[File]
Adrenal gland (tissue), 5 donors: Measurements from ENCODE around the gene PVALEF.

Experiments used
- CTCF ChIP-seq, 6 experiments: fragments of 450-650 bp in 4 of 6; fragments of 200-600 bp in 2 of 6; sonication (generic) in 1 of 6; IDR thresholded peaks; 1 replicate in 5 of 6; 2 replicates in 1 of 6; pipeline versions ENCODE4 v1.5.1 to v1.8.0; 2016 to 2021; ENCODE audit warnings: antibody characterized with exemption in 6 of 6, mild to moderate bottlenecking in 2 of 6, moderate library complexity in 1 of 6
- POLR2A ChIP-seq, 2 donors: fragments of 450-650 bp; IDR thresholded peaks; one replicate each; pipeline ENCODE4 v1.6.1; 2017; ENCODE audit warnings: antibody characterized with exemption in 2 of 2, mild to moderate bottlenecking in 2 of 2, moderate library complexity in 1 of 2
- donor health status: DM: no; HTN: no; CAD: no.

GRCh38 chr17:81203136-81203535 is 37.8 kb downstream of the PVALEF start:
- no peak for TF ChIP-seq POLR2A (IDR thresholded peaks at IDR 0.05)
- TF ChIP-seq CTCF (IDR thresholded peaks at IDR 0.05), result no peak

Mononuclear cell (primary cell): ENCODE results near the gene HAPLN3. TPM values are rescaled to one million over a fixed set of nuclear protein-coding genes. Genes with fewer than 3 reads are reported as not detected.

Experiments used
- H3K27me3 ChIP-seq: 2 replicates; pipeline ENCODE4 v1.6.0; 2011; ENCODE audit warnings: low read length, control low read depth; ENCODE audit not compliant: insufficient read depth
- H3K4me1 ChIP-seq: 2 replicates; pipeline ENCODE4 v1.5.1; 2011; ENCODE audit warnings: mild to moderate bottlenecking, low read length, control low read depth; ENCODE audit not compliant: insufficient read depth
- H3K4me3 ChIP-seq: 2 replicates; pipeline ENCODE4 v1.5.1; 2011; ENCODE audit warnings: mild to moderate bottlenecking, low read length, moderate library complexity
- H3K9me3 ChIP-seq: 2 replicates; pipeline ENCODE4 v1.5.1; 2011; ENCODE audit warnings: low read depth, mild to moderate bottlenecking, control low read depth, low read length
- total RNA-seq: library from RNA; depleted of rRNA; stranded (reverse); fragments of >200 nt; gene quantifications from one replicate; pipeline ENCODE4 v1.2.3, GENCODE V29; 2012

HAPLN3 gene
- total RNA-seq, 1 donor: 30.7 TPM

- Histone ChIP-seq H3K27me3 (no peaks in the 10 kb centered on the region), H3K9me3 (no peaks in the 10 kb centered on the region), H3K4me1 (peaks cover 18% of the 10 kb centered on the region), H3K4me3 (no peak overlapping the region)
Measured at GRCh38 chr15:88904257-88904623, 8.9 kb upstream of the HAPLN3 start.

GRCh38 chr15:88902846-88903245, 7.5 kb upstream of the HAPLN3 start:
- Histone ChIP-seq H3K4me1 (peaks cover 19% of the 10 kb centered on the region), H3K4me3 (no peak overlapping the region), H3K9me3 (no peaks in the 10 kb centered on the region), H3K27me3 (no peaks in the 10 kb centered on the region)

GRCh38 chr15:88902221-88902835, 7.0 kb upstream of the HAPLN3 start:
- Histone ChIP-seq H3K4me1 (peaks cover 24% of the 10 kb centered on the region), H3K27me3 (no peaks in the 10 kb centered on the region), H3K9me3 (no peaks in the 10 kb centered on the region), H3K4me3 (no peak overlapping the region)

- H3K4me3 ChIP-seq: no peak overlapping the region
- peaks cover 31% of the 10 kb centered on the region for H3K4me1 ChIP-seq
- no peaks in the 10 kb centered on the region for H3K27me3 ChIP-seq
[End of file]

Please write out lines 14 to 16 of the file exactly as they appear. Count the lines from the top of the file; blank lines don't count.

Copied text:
- H3K9me3 ChIP-seq: 2 replicates; pipeline ENCODE4 v1.5.1; 2011; ENCODE audit warnings: low read depth, mild to moderate bottlenecking, control low read depth, low read length
- total RNA-seq: library from RNA; depleted of rRNA; stranded (reverse); fragments of >200 nt; gene quantifications from one replicate; pipeline ENCODE4 v1.2.3, GENCODE V29; 2012

HAPLN3 gene